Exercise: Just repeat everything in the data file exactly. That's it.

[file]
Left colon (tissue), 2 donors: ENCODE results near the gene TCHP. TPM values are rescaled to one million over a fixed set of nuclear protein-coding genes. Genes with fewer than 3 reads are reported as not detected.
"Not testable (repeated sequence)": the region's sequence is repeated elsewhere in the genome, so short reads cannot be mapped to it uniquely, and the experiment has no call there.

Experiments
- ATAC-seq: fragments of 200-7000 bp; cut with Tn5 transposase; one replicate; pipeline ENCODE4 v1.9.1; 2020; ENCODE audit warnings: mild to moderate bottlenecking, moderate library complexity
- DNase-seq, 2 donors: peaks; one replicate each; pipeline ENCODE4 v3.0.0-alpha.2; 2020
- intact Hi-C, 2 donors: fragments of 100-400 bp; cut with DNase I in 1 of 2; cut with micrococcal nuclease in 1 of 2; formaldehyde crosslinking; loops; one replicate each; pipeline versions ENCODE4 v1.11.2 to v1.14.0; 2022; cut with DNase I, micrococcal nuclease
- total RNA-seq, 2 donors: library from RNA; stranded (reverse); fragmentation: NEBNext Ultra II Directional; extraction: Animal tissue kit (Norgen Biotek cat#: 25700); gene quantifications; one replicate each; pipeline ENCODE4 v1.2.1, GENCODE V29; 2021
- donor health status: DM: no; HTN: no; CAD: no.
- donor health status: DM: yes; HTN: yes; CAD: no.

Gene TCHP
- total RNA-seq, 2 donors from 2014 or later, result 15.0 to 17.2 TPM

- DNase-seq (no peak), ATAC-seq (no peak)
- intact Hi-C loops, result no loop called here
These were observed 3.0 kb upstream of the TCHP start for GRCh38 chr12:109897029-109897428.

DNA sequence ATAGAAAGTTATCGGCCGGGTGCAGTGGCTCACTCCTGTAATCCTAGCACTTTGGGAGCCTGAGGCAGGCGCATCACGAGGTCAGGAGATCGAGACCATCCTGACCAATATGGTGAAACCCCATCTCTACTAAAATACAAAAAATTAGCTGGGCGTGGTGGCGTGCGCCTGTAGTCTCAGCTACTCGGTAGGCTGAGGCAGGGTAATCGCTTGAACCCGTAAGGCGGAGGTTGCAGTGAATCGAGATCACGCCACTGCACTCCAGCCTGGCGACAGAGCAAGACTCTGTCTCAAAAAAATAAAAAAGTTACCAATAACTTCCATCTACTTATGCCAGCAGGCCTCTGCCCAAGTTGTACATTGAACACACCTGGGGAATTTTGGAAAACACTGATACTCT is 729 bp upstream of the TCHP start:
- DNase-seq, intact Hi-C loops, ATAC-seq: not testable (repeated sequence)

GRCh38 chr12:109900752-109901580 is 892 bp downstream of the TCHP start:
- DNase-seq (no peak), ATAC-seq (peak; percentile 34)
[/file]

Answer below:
Left colon (tissue), 2 donors: ENCODE results near the gene TCHP. TPM values are rescaled to one million over a fixed set of nuclear protein-coding genes. Genes with fewer than 3 reads are reported as not detected.
"Not testable (repeated sequence)": the region's sequence is repeated elsewhere in the genome, so short reads cannot be mapped to it uniquely, and the experiment has no call there.

Experiments
- ATAC-seq: fragments of 200-7000 bp; cut with Tn5 transposase; one replicate; pipeline ENCODE4 v1.9.1; 2020; ENCODE audit warnings: mild to moderate bottlenecking, moderate library complexity
- DNase-seq, 2 donors: peaks; one replicate each; pipeline ENCODE4 v3.0.0-alpha.2; 2020
- intact Hi-C, 2 donors: fragments of 100-400 bp; cut with DNase I in 1 of 2; cut with micrococcal nuclease in 1 of 2; formaldehyde crosslinking; loops; one replicate each; pipeline versions ENCODE4 v1.11.2 to v1.14.0; 2022; cut with DNase I, micrococcal nuclease
- total RNA-seq, 2 donors: library from RNA; stranded (reverse); fragmentation: NEBNext Ultra II Directional; extraction: Animal tissue kit (Norgen Biotek cat#: 25700); gene quantifications; one replicate each; pipeline ENCODE4 v1.2.1, GENCODE V29; 2021
- donor health status: DM: no; HTN: no; CAD: no.
- donor health status: DM: yes; HTN: yes; CAD: no.

Gene TCHP
- total RNA-seq, 2 donors from 2014 or later, result 15.0 to 17.2 TPM

- DNase-seq (no peak), ATAC-seq (no peak)
- intact Hi-C loops, result no loop called here
These were observed 3.0 kb upstream of the TCHP start for GRCh38 chr12:109897029-109897428.

DNA sequence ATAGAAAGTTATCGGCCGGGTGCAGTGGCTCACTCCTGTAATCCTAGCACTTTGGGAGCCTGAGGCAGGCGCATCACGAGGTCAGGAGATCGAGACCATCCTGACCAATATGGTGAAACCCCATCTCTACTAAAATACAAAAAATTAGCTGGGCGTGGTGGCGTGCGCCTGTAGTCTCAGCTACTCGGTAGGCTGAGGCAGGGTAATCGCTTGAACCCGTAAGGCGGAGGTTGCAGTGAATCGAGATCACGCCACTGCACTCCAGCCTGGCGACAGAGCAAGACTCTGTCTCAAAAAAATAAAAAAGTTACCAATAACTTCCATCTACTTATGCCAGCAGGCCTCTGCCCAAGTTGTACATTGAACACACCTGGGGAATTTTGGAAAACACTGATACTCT is 729 bp upstream of the TCHP start:
- DNase-seq, intact Hi-C loops, ATAC-seq: not testable (repeated sequence)

GRCh38 chr12:109900752-109901580 is 892 bp downstream of the TCHP start:
- DNase-seq (no peak), ATAC-seq (peak; percentile 34)